Adapting for Climate Change

Strongylocentrotus purpuratusThe ICR is not fond of anthropogenic (human-caused) global warming, having argued against it in a number of past articles. Indeed there is significant overlap, at least in the United States, between those who would deny climate change and evolution – though it is not entirely clear whether or not they have a common, theological cause. This position naturally colours Brian Thomas’ latest article, Spiny Sea Creature Rapidly Accommodates Chemical Changes. Continue reading

A Transitional Turtle

Horniman turtle carapace skeletonTurtles: how did they evolve?

Turtles (a group which includes within it tortoises) are most famous for their shells, which are made of their fused ribs. No other animal has a shell constructed in this manner, and it is a feature that all turtles share. The turtle evolution question, therefore, is somewhat synonymous with how turtle shells evolved. It’s also a case where creationists might reasonably ask “where are the transitional forms” – how do you get to shell from no shell? Unfortunately for them, fossils that fit the bill do exist. In 2009, for example, fossils of Odontochelys were discovered in China. This turtle had a complete plastron, the bottom of the shell, but instead of the upper part (the carapace) it merely had broadened rib bones. That sounds like a transitional form to me. Continue reading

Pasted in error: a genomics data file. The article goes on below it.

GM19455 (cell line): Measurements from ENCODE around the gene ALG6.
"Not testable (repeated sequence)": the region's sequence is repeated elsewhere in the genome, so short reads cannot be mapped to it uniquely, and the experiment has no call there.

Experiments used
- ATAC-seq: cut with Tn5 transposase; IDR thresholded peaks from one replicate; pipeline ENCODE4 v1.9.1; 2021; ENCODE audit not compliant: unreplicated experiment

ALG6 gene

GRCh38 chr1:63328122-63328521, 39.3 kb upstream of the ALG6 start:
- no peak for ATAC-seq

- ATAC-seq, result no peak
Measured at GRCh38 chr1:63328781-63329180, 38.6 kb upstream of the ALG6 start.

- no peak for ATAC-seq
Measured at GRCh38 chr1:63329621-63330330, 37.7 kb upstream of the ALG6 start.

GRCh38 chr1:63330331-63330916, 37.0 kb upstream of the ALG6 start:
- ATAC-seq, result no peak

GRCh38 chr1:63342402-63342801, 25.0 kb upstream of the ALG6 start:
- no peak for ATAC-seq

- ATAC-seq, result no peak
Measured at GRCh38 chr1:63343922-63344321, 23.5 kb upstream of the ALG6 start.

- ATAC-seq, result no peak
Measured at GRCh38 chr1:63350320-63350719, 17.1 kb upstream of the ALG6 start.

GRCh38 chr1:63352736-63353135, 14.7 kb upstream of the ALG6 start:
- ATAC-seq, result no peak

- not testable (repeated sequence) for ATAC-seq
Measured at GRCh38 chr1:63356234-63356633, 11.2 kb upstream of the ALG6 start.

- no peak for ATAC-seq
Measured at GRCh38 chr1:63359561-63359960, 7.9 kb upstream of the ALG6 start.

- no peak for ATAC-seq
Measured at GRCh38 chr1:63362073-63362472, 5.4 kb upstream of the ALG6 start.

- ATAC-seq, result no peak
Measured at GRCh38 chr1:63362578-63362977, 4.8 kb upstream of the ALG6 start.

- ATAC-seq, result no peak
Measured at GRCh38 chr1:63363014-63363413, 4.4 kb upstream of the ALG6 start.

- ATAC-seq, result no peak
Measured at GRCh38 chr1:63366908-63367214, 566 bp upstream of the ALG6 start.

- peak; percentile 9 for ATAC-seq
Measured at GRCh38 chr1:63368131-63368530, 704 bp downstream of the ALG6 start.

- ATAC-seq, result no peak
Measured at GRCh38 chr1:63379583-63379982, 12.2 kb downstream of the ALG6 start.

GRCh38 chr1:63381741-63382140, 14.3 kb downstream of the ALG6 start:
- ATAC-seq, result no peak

But Where is the Thagomizer?

Khmer "Stegosaurus"The Khmer Empire-era Cambodian city of Mahendraparvata has recently been mapped with the aid of a technology known as “lidar” – effectively radar with lasers, hence the name. Today Brian Thomas has an article on the discovery called Jungle-Covered Ruins May Hold Surprising Hints. “Why?” you could reasonably ask, “and hints of what exactly?”

So far as I can tell, young Earth creationists care about the Khmer Empire for one reason and one reason only: the temple of Ta Prohm, located near the more famous Angkor Wat and constructed several hundred years after Mahendraparvata, contains on its walls a carving of what they claim is a stegosaurus, supposedly drawn from life. Mr Thomas says: Continue reading

Meet Brian Thomas

Apologies for the impromptu hiatus (I’m really bad at doing that, aren’t I?) – I had exams, and decided that it was best if I didn’t do anything here for the duration. They’re over now, and so it’s time for the lesser 2013 catch-up.*

From what I see, which is mostly their online stuff, the ICR has not been all that busy in the meantime. The That’s a Fact site, for example, has not only not published a new video but they have in fact ceased to provide information about when the next episode will appear. The Your Origins Matter site, meanwhile, hasn’t published a new post in a week. One that they did post during my hiatus was a short interview with Brian Thomas in which he talks about fossil biochemistry (i.e. soft tissues). Because it’s been long enough since they originally posted it the video has also been uploaded to youtube, meaning that I can embed it below: Continue reading